Once you have narrowed the field, arrange brief pilots, or proof of concepts and have your team(s) exercise their daily routine with them. These may cost you some money upfront, but they go a long way towards ultimate user adoption and simply choosing the right solutions.
What is plant maintenance? Now do we know?
Seems like we can confidently state that it is what it needs to be for your plant. Certainly, there are concepts, standards, methods, and best practices that every plant can make use of, but no one will use any of these “out-of-the-box,” fully.
You are the one with the insight into the company’s goals and along with your team decide the best approach over time to get the job done. You also have an inkling that what you may have done 10 years ago might not be so valid today. New equipment requires an understanding of new technology and ways of performing maintenance. Technology itself has (and continues to) replace and change how things get done.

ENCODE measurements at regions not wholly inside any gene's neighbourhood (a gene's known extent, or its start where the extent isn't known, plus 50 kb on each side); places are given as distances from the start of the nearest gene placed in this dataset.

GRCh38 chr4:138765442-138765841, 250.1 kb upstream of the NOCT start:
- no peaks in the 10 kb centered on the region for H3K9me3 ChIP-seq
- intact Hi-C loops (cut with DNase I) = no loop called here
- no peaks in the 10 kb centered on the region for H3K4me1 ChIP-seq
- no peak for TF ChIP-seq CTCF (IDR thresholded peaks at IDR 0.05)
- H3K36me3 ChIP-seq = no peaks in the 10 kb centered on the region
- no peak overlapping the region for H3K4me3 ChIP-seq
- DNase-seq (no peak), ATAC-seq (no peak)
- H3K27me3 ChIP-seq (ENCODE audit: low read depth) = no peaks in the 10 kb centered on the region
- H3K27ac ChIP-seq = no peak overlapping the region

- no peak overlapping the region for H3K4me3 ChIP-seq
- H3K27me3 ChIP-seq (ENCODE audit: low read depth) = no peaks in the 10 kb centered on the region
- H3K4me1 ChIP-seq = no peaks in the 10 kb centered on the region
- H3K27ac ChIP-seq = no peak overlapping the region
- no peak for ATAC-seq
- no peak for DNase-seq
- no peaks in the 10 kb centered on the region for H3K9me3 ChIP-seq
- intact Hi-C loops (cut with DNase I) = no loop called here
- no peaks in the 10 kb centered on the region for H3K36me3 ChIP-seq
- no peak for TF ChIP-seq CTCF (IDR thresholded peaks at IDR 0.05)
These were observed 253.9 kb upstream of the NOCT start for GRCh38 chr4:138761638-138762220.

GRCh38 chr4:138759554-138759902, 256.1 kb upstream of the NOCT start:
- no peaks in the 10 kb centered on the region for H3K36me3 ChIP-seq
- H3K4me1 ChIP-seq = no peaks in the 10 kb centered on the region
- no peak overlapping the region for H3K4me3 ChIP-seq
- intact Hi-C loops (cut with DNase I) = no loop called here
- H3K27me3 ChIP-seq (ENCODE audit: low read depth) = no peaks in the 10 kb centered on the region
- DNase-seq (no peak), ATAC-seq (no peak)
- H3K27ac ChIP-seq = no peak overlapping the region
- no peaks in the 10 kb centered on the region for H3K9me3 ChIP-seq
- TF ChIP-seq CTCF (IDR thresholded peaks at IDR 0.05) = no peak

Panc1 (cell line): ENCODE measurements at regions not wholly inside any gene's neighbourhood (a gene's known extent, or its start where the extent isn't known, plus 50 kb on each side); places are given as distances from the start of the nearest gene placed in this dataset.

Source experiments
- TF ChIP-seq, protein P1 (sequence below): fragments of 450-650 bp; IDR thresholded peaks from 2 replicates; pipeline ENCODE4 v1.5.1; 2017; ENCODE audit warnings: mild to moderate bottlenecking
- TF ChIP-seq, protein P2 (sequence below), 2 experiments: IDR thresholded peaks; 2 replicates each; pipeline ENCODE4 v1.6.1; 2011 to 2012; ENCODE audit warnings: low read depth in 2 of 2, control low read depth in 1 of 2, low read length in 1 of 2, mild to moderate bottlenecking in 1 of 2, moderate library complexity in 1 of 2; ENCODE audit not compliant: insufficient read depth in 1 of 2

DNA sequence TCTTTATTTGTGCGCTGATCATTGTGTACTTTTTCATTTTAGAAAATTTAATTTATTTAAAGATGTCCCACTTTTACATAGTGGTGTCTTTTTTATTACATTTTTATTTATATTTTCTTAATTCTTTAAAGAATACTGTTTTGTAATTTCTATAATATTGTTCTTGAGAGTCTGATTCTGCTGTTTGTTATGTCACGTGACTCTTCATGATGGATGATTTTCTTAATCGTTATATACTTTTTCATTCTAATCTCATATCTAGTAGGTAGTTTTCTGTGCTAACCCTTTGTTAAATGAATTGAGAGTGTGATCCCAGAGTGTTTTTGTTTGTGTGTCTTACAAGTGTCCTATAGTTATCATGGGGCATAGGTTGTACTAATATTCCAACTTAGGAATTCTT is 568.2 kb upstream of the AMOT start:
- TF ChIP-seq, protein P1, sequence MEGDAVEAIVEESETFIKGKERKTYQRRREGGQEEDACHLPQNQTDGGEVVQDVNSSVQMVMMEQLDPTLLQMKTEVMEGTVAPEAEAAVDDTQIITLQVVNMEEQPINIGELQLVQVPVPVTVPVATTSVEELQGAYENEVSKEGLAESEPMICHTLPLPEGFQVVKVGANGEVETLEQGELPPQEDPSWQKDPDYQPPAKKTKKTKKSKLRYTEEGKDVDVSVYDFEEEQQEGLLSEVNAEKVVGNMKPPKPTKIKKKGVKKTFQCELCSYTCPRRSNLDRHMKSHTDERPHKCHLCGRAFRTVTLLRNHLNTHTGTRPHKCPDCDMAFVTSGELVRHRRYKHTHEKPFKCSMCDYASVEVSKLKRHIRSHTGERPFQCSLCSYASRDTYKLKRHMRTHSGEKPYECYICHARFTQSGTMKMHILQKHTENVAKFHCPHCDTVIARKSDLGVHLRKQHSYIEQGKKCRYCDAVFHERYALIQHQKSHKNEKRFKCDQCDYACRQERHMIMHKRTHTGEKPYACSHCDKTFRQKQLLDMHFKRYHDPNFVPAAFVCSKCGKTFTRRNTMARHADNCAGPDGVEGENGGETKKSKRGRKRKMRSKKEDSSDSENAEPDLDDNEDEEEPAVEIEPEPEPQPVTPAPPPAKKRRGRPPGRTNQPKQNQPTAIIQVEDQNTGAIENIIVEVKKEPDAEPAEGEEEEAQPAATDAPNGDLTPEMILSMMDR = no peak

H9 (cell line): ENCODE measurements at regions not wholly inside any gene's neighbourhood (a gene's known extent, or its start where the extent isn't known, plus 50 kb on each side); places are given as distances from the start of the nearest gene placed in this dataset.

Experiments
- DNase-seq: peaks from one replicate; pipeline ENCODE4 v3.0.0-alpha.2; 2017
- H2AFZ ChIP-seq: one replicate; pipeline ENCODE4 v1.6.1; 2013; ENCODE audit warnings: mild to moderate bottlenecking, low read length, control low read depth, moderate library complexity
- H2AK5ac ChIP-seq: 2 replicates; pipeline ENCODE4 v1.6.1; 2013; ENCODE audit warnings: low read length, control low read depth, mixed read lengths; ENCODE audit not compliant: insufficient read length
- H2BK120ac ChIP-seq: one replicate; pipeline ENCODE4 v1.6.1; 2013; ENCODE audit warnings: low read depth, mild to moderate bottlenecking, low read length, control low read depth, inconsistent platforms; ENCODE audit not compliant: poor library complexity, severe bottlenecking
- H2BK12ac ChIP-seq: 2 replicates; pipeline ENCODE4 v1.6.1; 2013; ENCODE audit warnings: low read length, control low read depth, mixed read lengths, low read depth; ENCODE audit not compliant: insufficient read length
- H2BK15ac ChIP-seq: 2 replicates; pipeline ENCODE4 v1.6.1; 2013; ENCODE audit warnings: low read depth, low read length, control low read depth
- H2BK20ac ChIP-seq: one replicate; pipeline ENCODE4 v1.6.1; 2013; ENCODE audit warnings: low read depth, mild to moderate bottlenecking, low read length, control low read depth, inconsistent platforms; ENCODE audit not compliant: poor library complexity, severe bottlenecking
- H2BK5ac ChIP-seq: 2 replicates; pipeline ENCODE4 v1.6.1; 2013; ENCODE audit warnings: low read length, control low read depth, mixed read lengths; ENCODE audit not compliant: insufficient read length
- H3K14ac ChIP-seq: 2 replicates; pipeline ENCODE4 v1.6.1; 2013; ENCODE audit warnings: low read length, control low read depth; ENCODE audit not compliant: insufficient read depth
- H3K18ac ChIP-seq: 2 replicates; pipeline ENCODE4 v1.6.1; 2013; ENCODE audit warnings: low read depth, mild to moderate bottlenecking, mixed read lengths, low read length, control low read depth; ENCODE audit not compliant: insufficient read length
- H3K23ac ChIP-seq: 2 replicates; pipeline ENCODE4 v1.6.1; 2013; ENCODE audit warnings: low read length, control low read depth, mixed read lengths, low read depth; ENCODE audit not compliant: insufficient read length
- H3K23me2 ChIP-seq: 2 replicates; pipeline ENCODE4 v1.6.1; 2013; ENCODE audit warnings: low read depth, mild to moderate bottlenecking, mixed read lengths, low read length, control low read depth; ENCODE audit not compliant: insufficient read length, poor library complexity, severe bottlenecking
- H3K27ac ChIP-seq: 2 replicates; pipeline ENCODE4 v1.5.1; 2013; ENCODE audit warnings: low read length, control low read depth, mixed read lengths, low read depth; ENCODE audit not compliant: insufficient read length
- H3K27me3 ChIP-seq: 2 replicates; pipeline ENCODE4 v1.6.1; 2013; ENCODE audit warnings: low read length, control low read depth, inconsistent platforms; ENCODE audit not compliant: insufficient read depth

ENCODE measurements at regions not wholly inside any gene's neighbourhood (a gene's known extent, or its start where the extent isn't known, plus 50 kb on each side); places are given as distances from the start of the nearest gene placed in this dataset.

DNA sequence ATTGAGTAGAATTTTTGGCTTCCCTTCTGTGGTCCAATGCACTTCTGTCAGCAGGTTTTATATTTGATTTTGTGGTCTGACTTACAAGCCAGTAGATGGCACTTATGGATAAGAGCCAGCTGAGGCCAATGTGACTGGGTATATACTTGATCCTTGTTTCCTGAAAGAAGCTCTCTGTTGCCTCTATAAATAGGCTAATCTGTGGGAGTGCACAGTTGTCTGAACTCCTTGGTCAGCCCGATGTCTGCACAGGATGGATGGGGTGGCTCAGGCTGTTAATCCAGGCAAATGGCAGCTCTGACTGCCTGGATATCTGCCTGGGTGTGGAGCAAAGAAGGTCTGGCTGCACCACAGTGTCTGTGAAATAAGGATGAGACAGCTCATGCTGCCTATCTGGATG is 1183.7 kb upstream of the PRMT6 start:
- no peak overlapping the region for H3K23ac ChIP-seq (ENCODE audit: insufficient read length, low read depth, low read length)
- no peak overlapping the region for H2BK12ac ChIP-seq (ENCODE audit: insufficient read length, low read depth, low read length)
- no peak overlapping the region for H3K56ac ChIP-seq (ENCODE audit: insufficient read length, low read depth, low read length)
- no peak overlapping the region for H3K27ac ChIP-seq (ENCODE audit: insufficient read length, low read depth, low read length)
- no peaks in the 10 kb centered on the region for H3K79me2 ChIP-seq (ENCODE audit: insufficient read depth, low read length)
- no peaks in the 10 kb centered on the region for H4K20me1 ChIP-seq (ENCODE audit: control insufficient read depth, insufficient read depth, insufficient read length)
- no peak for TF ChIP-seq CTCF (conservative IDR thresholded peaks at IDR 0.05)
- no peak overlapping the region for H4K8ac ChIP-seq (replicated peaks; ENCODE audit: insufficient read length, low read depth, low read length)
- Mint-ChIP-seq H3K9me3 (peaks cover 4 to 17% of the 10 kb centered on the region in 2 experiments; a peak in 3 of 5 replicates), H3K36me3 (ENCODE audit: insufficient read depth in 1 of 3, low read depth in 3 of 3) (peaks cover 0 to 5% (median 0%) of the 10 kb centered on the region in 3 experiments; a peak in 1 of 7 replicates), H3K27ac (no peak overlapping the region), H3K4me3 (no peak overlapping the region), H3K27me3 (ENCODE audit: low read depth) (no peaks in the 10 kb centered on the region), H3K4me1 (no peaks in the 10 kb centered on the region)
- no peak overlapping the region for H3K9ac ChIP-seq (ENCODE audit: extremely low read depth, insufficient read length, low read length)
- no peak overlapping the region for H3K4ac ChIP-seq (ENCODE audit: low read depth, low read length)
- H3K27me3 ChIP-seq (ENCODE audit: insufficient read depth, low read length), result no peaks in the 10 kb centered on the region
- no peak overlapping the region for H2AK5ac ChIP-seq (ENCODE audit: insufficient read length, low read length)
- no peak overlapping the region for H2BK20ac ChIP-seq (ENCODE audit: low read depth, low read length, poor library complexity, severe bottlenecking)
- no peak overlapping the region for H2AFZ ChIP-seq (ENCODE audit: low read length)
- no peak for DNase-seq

You may think that the physical work you do is untouched by the latest tech, but that is simply not true. Clipboards have been replaced with tablets. Drones and robots travel the halls capturing data. A fun example is sweating copper pipes… now we use shark/PEX connectors!
Take a step back and observe the chaos around you. What could be the 2 or 3 things you and your teams do differently next week that would help? Write them down and go talk to people about them. Be prepared for some push back, but that’s ok. In the end you will discover vast amounts of knowledge from your teams that can help you (and them) “do,” plant maintenance better starting tomorrow.